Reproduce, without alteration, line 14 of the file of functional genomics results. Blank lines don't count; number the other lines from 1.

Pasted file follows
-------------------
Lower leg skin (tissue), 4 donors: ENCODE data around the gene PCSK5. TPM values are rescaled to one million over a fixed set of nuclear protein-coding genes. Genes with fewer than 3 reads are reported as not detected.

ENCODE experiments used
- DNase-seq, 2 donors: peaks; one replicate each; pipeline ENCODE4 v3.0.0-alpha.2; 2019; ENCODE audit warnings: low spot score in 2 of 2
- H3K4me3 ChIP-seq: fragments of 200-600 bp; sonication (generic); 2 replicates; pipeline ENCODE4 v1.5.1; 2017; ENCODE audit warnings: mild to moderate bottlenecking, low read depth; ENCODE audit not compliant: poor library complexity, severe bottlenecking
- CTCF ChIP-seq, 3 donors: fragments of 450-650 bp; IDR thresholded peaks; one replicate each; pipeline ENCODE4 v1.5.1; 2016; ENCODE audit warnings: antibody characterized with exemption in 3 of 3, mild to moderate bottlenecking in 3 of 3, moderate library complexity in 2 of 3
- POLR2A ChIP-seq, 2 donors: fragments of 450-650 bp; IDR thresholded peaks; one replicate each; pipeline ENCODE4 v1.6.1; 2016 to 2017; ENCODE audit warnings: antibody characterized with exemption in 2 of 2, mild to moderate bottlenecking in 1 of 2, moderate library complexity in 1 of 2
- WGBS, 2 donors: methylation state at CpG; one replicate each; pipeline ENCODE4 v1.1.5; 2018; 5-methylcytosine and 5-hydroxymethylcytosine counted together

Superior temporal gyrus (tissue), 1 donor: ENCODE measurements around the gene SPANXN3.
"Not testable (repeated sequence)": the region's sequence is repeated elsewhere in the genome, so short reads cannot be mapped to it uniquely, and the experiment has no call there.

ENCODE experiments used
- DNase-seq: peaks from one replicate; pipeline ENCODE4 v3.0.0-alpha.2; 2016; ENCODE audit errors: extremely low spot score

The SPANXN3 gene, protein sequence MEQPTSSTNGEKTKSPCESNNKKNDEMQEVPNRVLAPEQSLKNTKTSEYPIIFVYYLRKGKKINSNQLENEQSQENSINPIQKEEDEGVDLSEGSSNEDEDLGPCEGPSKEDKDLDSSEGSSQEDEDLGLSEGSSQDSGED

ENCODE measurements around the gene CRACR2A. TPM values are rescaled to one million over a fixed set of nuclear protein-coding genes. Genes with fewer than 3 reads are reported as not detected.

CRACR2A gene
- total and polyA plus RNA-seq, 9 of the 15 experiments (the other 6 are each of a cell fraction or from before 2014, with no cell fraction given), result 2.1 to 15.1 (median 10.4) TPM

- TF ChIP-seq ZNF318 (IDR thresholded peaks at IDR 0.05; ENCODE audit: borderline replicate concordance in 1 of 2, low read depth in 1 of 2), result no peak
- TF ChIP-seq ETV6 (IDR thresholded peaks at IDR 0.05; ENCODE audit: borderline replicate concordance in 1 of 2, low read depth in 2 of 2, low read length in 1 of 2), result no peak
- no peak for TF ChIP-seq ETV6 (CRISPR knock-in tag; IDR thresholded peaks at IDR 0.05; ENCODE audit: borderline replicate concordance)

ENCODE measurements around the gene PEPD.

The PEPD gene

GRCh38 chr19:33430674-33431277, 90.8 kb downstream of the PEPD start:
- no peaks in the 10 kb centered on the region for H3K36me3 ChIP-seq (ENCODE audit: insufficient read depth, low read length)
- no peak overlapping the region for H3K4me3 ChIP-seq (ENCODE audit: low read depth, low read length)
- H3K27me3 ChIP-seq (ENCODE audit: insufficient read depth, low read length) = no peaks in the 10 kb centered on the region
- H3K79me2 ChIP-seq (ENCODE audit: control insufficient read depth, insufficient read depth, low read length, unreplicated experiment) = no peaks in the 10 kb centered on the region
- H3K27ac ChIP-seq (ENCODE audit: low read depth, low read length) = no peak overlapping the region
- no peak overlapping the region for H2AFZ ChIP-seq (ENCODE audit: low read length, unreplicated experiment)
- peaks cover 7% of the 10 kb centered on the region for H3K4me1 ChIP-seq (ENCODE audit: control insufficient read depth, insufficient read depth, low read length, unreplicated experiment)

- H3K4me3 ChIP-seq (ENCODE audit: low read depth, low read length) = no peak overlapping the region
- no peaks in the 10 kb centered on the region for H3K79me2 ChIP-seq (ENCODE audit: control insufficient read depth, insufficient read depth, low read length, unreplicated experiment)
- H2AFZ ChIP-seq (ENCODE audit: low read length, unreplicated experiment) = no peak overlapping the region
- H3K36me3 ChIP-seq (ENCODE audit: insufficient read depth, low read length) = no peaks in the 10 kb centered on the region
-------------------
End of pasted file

CRACR2A gene